Not only does the Power 5’s greatest shame hold all-time scoreboard over LSU, no one cared at the time. People cared so little, it almost ended Rutgers football for good. (So in hindsight, thank you for trying, LSU.)
Florida State 2, Houston 13 (plus two ties)
Not quite as silly as it looks — UH was more like a “power” during some of these games than FSU was, and only one of these meetings involved Bowden — but still plenty silly. And it’s not like it’s all old stuff!
Penn State 23, the Ivy League 47 (plus seven ties)
Based only on years in which the Ivies were considered by the NCAA to be major-level programs, here are Penn State’s records:
- Brown: 0-0
- Columbia: 0-2
- Cornell: 4-7-1
- Dartmouth: 1-2
- Harvard: 0-3-2
- Penn: 18-21-4
- Princeton: 0-5
- Yale: 0-7
The program listed by the NCAA as having major college football’s 10th-best all-time win percentage was a mediocre nobody for about 80 years. Many of those 80 years happened to line up with all the good college football teams living very near Penn State.
And then most of the other years happened to line up with the Ivy League cordoning itself off within a secret cavern inside Division I’s lower level, retreating with all of Penn State’s treasures forever.
Post-2006 USC 6, Stanford 9
USC’s record vs. a lot of fellow powers is really impressive, from 2-0 or better against Clemson, Georgia, Tennessee, and Texas A&M to winning records against Auburn, Ohio State, Oklahoma, Nebraska, Penn State, Texas, Wisconsin, and so on.
The Trojans hold the edge against state rival Stanford as well, but “rival” was a stretch for a long time. Stanford had just four top-10 finishes before 2007 — USC had 26.
Then Jim Harbaugh beat Pete Carroll in the biggest point-spread upset ever (at the time), ran the score up in the “what’s your deal” game, and passed the sticks to David Shaw, who’s twice knocked USC out of the top six.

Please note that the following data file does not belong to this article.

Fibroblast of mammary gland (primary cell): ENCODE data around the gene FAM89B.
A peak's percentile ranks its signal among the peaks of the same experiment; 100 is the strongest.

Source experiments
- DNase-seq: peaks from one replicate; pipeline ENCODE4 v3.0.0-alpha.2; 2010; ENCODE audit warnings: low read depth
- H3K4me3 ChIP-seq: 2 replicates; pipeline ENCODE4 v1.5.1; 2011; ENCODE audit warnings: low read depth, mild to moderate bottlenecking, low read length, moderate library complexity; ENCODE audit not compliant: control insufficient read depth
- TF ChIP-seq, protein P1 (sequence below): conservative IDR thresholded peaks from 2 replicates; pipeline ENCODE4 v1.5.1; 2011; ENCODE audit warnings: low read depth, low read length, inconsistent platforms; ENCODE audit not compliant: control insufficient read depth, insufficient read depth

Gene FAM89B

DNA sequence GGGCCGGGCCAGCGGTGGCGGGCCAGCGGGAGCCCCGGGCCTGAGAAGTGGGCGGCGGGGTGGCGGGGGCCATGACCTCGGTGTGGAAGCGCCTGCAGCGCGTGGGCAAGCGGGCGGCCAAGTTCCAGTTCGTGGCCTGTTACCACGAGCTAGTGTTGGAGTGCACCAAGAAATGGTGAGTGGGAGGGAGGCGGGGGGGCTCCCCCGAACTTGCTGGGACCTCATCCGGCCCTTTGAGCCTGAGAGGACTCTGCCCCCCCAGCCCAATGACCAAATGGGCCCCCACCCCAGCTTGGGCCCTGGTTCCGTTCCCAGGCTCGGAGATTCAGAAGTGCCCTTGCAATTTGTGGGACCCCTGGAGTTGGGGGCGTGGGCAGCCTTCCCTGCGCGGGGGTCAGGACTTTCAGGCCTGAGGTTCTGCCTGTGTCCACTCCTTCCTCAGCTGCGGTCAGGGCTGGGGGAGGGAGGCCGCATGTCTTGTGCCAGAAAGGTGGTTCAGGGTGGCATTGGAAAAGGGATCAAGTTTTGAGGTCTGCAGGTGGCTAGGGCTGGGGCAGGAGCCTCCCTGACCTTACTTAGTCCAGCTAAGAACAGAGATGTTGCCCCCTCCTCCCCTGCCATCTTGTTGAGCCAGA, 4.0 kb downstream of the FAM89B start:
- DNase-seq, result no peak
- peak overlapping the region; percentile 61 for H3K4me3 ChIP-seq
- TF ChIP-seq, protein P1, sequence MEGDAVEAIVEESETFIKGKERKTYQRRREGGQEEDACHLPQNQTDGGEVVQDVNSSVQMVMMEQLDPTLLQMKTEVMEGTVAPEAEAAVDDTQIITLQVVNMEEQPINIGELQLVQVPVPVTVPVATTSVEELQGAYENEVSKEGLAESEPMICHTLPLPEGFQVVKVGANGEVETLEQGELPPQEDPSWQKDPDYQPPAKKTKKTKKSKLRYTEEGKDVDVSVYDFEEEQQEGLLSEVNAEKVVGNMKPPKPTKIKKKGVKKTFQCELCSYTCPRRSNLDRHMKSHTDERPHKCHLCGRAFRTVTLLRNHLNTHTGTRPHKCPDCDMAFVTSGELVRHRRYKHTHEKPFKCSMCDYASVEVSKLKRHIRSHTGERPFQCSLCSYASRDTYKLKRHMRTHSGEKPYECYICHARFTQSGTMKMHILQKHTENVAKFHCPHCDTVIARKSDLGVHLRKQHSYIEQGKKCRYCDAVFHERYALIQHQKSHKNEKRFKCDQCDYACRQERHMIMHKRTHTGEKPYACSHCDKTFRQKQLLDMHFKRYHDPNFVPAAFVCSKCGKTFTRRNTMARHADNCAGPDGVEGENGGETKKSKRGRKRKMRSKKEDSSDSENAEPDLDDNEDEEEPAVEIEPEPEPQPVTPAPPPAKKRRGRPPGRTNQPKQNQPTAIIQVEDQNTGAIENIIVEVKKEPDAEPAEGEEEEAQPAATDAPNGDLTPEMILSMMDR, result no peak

USC 1, USC 1
Most recently, the 1983 Gamecocks defeated the Trojans 38-14.
Michigan 5, USC/USC 9
The Wolverines and Trojans are historic equals, so that’s just a stupid joke that brings us to this ...
... and the time my knucklehead podcast co-host led the Gamecocks to a comeback win in that same venue:
Clemson 0, Centre 3
The Tigers’ worst record against any team is against the early-1920s Colonels of Danville, Kentucky, a horrifying opponent that also pulled off one of the biggest upsets ever: 6-0 over 1921 Harvard.
The Clemson record is only Centre’s second-funniest achievement, however.
Centre also won both of the first two bowl games to ever fold for good. The Colonels won 100% of all Fort Worth Classics, beating TCU in January 1921, and then won 50% of all San Diego East-West Christmas Classics, beating Arizona in December 1921. “Too many bowl games” complainers, Centre is your favorite team.
Danville’s bowl-killers next set their sights on the Dixie Classic in 1922 (the game in which Texas A&M’s 12th Man tradition was born) and ended it for a few years, but it would eventually recover as the Cotton Bowl.
Showing mercy on the rest of bowl season, the Colonels declined invites to the 1951 Corn Bowl and 1955 Tangerine Bowl and eventually dropped to Division III, sparing bowls from tyranny at last.
Ohio State 20, Purdue 49
These are points from a single football game, sure, but let’s remember lil ole Purdue has beaten big, bad Ohio State five times this millennium, while the Buckeyes only have seven NCAA-recognized wins in return. Unlike Michigan, Purdue takes full advantage whenever the Buckeyes are less than excellent, but 2018 was a whole new level — OSU would’ve made the Playoff if it could’ve tackled Rondale Moore at all.